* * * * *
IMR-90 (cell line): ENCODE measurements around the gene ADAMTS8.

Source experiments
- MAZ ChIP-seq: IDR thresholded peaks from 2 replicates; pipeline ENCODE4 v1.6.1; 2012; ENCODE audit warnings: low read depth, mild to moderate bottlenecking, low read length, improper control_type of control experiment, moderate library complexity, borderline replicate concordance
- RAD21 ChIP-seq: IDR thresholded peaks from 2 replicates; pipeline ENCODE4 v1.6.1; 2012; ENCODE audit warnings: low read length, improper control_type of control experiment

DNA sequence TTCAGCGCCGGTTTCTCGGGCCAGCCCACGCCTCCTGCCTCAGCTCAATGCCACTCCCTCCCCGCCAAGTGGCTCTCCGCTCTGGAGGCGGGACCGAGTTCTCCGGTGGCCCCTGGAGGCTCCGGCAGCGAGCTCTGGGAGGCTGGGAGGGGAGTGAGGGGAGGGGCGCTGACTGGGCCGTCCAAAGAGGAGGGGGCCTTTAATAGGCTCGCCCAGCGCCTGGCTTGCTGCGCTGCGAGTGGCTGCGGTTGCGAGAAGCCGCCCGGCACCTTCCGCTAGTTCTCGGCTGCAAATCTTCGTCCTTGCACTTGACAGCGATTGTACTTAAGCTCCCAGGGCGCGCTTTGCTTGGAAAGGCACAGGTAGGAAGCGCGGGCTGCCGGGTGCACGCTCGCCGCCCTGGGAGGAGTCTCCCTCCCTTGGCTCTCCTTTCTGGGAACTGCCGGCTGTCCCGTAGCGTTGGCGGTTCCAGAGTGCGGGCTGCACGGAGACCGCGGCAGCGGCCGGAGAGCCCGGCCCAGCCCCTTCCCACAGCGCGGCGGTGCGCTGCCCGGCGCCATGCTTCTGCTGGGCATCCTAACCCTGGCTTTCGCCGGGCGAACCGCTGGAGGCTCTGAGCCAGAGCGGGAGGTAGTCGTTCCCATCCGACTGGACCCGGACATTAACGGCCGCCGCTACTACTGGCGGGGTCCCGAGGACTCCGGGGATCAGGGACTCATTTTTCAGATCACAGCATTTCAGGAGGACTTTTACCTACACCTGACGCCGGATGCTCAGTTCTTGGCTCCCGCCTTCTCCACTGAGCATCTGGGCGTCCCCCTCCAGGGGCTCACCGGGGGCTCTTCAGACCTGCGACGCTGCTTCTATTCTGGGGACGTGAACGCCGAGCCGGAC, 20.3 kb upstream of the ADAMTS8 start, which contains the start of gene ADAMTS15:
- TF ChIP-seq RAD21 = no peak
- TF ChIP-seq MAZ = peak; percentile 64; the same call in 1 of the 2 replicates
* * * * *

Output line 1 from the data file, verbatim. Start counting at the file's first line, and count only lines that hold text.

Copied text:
IMR-90 (cell line): ENCODE measurements around the gene ADAMTS8.